Journey Into YOUR Imagination lasted two years and one week – one of the shortest life spans of any Disney attraction. Then, it closed for a six-month refurbishment. Fans weren't sure what the ride would look like on the other side, or if it would even reopen for that matter! But it did. Disney had one more trick up its sleeve to inject some energy back into the pavilion.
TAKE 3: Journey Into Imagination With Figment
After a six month closure, the ride re-opened again in June 2002. It's third version – the current one – is called Journey Into Imagination With Figment. Despite the promising name, the attraction retains the Imagination Institute storyline and Eric Idle's Dr. Channing character, merely inserting Figment throughout the attraction. Even then, forget the creative dragon with "childish delight" from the original – this Figment is practically a menace, spraying skunk smells and graffiting.
Again, we encourage you to bookmark that Declassified Disaster: Journey Into YOUR Imagination feature for a complete ride-through of the current attraction, but at the very least, it removed some of the middle version's worst scenes and re-organized the institute into a logical narrative of "Sensory Labs." (Of course, Figment derails the trip before the Touch and Taste Labs – perhaps an allusion to half the ride's track being closed?)
The current attraction also thankfully repurposes "One Little Spark," albeit a new version sung by Figment in each Sensory Lab, and a reprise by Dr. Channing once he's learned the importance of imagination, too.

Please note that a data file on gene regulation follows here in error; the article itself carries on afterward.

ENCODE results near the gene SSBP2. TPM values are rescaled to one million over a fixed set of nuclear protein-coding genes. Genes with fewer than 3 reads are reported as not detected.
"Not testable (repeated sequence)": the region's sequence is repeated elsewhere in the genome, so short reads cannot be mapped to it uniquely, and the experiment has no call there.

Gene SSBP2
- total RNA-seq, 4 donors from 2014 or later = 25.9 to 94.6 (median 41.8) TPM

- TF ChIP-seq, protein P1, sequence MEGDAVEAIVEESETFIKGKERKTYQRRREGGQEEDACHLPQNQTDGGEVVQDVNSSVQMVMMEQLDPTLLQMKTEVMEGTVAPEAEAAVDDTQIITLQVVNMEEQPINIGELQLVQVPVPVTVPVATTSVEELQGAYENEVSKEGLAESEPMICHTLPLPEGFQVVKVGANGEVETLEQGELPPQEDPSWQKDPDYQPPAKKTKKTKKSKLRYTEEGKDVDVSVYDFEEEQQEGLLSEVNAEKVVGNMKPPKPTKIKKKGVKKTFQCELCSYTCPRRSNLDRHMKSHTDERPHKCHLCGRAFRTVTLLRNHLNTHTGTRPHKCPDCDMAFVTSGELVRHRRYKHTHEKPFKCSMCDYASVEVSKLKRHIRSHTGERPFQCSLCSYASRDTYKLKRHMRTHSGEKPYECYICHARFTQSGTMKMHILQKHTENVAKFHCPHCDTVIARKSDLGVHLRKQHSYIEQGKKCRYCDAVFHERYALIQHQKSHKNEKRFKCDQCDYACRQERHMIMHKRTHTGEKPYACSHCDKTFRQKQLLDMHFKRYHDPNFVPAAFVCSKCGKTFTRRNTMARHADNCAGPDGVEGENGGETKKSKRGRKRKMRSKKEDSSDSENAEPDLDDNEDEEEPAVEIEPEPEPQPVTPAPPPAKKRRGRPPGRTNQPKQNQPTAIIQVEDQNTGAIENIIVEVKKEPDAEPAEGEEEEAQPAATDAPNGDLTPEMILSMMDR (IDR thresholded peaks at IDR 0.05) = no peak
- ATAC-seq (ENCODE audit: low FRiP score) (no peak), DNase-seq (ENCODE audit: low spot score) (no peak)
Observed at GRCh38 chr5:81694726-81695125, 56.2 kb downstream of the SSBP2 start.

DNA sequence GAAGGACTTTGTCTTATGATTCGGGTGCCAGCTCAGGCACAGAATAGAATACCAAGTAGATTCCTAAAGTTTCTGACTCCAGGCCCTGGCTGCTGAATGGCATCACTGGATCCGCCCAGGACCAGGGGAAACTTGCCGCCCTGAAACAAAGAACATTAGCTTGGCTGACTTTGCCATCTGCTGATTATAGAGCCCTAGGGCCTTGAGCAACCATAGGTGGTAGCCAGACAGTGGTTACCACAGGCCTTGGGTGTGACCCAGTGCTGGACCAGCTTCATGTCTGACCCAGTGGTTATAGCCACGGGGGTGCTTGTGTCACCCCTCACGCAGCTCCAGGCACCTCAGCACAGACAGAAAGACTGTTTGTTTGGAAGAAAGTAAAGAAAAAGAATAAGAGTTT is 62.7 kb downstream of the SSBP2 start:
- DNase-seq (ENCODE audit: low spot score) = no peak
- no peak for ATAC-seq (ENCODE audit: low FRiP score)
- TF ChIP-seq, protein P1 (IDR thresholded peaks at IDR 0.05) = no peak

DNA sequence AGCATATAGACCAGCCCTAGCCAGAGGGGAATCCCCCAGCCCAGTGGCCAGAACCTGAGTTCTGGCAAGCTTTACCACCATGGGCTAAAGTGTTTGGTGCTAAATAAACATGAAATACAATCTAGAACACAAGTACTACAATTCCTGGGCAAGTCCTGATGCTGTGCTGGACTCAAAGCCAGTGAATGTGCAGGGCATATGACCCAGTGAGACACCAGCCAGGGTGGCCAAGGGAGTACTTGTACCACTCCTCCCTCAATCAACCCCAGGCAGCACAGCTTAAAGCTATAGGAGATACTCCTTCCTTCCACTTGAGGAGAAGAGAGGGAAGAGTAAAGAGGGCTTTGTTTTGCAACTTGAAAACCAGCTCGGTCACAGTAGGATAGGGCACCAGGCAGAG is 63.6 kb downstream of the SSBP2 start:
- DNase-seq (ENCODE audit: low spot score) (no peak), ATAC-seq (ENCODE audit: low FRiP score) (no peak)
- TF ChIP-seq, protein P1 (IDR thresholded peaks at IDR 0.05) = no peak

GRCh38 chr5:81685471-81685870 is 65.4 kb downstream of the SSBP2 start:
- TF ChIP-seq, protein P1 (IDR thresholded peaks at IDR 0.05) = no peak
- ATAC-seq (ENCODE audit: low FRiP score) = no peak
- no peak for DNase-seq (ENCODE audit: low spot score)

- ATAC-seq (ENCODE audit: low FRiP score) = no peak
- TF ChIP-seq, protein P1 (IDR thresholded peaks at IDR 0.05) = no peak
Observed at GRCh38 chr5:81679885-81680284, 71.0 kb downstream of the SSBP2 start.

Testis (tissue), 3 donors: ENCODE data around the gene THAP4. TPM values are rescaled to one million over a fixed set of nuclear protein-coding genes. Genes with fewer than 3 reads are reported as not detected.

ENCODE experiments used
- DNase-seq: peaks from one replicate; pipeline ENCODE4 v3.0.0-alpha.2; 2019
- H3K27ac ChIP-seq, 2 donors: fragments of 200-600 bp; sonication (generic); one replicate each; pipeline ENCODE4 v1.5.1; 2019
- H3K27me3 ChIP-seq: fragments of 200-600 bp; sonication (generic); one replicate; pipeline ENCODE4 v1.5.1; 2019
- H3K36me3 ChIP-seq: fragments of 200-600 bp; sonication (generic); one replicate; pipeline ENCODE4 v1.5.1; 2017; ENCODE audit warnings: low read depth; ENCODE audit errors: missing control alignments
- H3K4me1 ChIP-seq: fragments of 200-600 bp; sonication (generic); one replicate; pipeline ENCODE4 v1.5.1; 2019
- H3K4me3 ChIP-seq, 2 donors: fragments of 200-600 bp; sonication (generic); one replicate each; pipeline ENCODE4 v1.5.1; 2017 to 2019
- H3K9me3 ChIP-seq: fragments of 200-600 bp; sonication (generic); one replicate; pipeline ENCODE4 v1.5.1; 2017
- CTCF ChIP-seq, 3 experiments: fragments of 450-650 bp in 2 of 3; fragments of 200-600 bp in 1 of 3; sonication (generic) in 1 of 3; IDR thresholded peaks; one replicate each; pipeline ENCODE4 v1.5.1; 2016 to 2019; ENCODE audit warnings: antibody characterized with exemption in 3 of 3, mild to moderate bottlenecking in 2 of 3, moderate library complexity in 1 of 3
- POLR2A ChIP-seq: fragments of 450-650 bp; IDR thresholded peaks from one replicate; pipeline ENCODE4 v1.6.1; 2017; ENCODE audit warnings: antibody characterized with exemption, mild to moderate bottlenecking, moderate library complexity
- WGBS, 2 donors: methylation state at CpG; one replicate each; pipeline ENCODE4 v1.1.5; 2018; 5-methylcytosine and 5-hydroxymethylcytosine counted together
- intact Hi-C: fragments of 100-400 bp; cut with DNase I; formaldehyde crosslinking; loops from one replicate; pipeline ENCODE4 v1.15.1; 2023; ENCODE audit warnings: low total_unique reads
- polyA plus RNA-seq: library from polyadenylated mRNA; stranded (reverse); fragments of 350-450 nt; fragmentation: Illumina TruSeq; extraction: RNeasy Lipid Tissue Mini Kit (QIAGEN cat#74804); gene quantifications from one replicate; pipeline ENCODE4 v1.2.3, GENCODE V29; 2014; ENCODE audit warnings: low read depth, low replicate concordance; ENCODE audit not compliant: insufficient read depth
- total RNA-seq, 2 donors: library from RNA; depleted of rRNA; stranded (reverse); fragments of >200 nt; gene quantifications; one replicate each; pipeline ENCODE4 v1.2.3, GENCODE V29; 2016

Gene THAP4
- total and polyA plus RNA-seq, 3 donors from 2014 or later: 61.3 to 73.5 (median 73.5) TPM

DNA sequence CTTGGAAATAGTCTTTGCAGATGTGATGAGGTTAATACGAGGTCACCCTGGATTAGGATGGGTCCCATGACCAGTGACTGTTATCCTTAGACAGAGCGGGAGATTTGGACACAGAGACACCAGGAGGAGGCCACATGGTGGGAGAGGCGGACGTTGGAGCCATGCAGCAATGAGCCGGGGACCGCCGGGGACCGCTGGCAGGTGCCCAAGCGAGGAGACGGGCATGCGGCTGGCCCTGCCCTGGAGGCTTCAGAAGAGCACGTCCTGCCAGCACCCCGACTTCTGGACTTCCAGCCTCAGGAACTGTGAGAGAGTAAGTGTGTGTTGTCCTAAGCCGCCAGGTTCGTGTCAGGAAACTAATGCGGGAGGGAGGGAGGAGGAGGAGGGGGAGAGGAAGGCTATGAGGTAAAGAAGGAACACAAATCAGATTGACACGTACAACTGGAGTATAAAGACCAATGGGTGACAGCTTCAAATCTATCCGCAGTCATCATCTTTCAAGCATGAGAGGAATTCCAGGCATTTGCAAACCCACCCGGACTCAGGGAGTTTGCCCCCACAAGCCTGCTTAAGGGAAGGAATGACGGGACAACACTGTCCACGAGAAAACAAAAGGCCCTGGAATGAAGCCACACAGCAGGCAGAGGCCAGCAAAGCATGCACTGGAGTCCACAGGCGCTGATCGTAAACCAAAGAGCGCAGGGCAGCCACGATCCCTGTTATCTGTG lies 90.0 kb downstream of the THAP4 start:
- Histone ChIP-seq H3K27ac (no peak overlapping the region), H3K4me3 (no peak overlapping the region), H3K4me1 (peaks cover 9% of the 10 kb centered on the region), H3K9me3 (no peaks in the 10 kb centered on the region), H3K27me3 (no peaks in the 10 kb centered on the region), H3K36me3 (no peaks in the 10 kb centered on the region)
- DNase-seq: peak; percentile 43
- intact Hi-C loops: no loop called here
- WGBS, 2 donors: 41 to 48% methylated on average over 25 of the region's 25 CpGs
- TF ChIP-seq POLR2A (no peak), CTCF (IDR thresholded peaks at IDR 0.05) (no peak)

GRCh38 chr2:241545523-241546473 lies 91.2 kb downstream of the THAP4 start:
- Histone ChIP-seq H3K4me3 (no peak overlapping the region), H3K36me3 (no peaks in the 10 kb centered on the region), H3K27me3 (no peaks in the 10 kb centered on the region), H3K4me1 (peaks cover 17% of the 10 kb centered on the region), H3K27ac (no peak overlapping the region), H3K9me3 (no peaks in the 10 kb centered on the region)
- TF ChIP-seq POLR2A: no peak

Basically, Journey Into Imagination With Figment is a quick and cheap answer to a serious problem, arbitrarily re-inserting Figment into the disengaged and half-hearted Imagination Institute storyline. It is better than the horrific middle version? Yes. But what a terrible thought that the "new" Journey into Imagination has been around for 18 years; longer than the 17 year run of the original...
For those keeping track, the Imagination pavilion today is made of the still-sad Journey into Imagination with Figment, the ImageWorks: "What If?" Labs (relocated from within the pyramids to the space vacated by half the dark ride being shuttered; a Disney Vacation Club lounge took the second floor space instead, above), and the Magic Eye Theater, which has alternated between movie previews and Disney-PIxar short film showings since the closure of the Captain EO Tribute in 2015.
And that leaves Imagination as perhaps the least imaginative pavilion at Epcot, right in the midst of one of the largest theme park transformations ever. What's next? We'll explore the options on the next page.